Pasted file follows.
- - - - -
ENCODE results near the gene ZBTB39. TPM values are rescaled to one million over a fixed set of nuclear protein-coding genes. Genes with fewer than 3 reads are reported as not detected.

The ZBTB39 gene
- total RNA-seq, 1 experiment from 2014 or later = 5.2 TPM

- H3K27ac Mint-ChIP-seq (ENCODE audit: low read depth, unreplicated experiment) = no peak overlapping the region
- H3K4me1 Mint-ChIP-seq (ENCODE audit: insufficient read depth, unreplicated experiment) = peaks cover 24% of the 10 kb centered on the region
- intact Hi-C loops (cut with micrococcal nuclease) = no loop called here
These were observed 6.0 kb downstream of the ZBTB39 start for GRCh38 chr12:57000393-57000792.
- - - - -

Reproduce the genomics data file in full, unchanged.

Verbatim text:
ENCODE results near the gene ZBTB39. TPM values are rescaled to one million over a fixed set of nuclear protein-coding genes. Genes with fewer than 3 reads are reported as not detected.

The ZBTB39 gene
- total RNA-seq, 1 experiment from 2014 or later = 5.2 TPM

- H3K27ac Mint-ChIP-seq (ENCODE audit: low read depth, unreplicated experiment) = no peak overlapping the region
- H3K4me1 Mint-ChIP-seq (ENCODE audit: insufficient read depth, unreplicated experiment) = peaks cover 24% of the 10 kb centered on the region
- intact Hi-C loops (cut with micrococcal nuclease) = no loop called here
These were observed 6.0 kb downstream of the ZBTB39 start for GRCh38 chr12:57000393-57000792.